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FMSC 280: Reading Guide for Exam 3Jacobsen, Chapter 9, Control of Infectious Diseases 1. What are the 5 “modes of transmission” for communicable diseases?- Direct transmission – person to person when susceptible person touches an infectious person’s blood or other bodily fluids and then touches a portal of entry- Airborne - when pathogens are aerosolized or suspended in the air and people breathe contaminated air- Vector borne: infections spread by insects- Fecal oral transmission: occurs when people ingests products contaminated with fecal material from infectious animals and humans- Vertical transmission: mother to child during pregnancy, or delivery to baby through breast milk2. What are the stages in the natural history of a disease?- Usual timeline from exposure to a particular agent to infection to either recovery or deathi. Infectivity: capacity of an infectious agent to cause infection to susceptible human1. Measured with secondary attack rate: average number of other people that one contagious person infectsii. Latent phase/ incubation period: immediately after infection when the agent multiplies in the hostiii. Disease: occurs when infected person develops symptoms or illness – not all infections cause diseaseiv. Pathogenicity: capacity of an infectious agent to cause disease in an infected human and measured by the proportion of individuals with laboratory confirmed infection who become illv. Virulence: ability of an infectious agent to cause disease or death in host – measured by proportion of severe or fatal cases among all people who have disease3. What is the role of the immune system in the natural history of disease?- Immune system fights off pathogens4. What is the meaning of the following terms?- Portal of entry: mouth, eyes, nose or another hole disease can get into the body- Reservoir: environment home for infectious agent- Cycle of infection: how infectious agent cycles between different species- Intermediate host: host that harbors the parasite for short transition period when some of the development is completed - Secondary attack rate: average number of people that the contagious person affects- Incubation period: immediately after infections, infectious agents multiplies in the hose but the infected individual does not feel sick5. What type of agent (bacteria, virus, protozoa, fungus, parasite) causes each of the following infectious diseases?- Guinea worm disease -parasite- Measles - virus- E. Coli - bacteria- Schistosomiasis - parasite- Tuberculosis - bacteria- Malaria – protozoan from mosquitos- Lyme disease –bacteria from ticks- Polio - virus- Influenza - virus6. What is a vector?- Insects that spread disease17. What is KAP and what does it mean in terms of healthy behaviors?- Triad of knowledge, attitudes and beliefs- Once someone understands why a behavior is healthy or believes it is worth the effort to make a change it is easier to engage in healthy behaviors8. What does the term surveillance mean in the context of communicable disease? What is sentinel surveillance?- System track infectious disease reports from hospitals and other information sources to look for patterns and possible outbreaks or clusters of diseases- Run by government and use continuous monitoring in population so that changes can be tracked quickly and appropriate control measures implemented9. What is the difference between the elimination of a communicable disease and eradication of a communicable disease?- Eradication: achieved when there is no risk of infection or disease in any part of world even in absence of immunization or other control measuresi. Must include intervention, that effectively interrupts the chain of transmissionii. Disease must be highly pathogenic so that people who contract disease have obvious symptoms and can easily be trackediii. Must affect humans- Elimination: when control measures remove all risk of new infection in a region10. Define endemic, epidemic and pandemic.- Endemic: disease is always present in the population- Epidemic: outbreak; when disease is occurring more often than usual and more than a few sporadic occurrences of disease- Pandemic: worldwide epidemicJacobsen, ch. 10, Global Infectious Disease Initiatives1. What does AIDS stand for?a. Acquired immunodeficiency virus2. What is the difference between HIV and AIDS? At what point does HIV become AIDS?a. HIV is a viral infection spread when body fluids like blood, semen, vaginal fluid or breast milk are exchanged during sexual contact, the sharing of needs, mother to child and during childbirth or breastfeedingb. AIDS is a collection of symptoms that occur as a result of the destruction of the immune system cells by the HIV virus3. What is an antiretroviral?a. Keeping the viral count low to slow the progression of symptoms4. What is HAART and what do the letters in HAART stand for?a. Highly active antiretroviral therapy b. Best current treatment for HIV infection; consists of combinations of several drugs5. What is an opportunistic infection?a. Disease that occurs in people with AIDS and only occur hen the body’s immune system is weakened enough to give the infectious agents an opportunity to invade6. What are universal precautions?a. Wearing gloves when caring for a sick person or cleaning up a spill or soiled laundry7. Can HIV be transmitted from a mother to her infant in breast milk?a. Yes 8. What is the difference between latent and active tuberculosis?a. Active is contagiousb. Latent means the person is infected but does not have the active disease – not contagious9. What is the relationship between AIDS and TB?2a. People with HIV are more likely to develop TV and this is the leading cause of death to people with AIDSb. TB and AIDs are linked10. What is DOTS and what do the letters stand for?a. Directly observed therapy, short course – protocol for the treatment that WHO recommends11. Why is antibiotic-resistant bacteria a problem in TB treatment? a. Because people are not finishing their dosages of drugs and therefore are making new strains of TB that cannot be treated12. What causes malaria?a. Parasitic infection cause by protozoa of the Plasmodium species13. Who is most at risk for severe complications and death from malaria?a. Children and pregnant womenJacobsen, Ch 7 The Global Impact of Non-Communicable Disease1. What is a “non-communicable” disease? Why are they often called “chronic” diseases? What causes them?a. Medical condition or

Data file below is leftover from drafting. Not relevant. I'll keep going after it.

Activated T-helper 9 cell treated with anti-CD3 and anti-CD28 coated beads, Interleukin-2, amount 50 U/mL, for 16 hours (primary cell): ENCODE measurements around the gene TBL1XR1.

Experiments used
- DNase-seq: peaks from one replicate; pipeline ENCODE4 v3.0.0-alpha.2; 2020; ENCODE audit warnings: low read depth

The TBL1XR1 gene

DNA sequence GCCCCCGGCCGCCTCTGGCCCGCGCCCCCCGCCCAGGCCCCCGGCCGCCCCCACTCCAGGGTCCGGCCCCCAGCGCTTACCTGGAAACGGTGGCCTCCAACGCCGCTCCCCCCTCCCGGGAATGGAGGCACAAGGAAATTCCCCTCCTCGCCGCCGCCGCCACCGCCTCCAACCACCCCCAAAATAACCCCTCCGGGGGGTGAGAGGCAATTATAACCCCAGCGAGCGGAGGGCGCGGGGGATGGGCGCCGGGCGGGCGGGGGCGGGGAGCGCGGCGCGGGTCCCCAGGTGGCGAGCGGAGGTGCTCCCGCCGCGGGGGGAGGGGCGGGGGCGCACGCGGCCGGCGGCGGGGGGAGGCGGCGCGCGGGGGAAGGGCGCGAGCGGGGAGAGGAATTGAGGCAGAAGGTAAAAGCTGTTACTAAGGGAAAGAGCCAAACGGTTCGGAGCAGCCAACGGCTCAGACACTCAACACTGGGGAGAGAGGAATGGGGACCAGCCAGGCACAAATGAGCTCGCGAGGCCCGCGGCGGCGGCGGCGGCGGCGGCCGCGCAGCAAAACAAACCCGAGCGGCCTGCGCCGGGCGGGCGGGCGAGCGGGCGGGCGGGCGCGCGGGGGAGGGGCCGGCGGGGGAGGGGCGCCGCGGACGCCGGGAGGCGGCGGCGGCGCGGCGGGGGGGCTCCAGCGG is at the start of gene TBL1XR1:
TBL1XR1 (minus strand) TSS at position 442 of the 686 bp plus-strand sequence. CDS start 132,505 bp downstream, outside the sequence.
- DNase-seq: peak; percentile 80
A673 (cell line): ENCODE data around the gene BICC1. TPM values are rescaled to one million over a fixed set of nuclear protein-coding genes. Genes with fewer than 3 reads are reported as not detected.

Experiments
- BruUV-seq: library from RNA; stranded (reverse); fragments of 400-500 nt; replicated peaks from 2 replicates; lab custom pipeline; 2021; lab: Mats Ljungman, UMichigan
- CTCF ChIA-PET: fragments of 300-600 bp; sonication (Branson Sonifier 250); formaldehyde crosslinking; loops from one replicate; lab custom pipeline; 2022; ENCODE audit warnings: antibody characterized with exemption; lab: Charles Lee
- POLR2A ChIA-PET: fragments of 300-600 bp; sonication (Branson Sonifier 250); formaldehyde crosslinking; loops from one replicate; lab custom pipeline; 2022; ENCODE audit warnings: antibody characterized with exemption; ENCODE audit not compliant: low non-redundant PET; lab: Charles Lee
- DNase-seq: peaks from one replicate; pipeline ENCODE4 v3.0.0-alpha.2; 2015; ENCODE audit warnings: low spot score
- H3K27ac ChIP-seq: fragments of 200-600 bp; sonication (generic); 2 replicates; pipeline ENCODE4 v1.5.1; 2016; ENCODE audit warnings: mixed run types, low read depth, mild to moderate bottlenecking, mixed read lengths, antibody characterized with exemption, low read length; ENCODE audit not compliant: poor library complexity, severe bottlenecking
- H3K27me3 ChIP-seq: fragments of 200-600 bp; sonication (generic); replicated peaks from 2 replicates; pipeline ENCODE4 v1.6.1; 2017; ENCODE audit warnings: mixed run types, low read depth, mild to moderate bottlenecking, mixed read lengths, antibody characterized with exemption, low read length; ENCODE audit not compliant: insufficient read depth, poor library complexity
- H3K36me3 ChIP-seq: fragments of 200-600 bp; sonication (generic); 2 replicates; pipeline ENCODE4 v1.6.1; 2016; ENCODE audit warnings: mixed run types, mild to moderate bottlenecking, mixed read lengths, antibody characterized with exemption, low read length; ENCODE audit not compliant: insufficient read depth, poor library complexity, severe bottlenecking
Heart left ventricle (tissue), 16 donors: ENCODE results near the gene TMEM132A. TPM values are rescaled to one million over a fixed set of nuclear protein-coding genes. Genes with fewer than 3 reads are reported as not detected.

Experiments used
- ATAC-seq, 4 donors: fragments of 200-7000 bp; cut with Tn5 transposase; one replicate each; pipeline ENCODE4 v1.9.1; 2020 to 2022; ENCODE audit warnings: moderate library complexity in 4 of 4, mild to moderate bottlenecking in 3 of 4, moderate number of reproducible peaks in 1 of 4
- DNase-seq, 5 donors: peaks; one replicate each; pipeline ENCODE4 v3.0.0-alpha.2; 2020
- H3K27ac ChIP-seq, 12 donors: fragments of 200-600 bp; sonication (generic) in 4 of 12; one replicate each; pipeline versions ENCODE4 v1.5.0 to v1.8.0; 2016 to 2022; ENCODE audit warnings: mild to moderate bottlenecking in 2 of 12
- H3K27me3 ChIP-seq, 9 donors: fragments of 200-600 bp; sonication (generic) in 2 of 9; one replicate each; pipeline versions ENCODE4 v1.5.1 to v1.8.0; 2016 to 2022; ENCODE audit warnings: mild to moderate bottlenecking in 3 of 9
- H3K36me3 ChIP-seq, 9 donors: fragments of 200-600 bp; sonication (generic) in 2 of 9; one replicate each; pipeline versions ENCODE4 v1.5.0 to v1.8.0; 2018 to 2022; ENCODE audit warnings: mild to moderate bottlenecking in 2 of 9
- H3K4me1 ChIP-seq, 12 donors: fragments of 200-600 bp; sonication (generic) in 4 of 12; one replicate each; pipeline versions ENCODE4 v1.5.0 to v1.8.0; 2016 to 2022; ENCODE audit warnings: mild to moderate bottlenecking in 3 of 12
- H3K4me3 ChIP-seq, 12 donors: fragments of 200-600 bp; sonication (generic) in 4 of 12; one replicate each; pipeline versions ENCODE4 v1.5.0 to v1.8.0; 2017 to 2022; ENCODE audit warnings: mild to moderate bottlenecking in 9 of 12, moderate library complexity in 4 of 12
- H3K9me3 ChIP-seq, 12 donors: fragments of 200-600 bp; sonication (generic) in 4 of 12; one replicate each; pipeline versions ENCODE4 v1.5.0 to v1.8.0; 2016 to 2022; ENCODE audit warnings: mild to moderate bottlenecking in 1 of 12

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UMD FMSC 280 - Reading Guide for Exam 3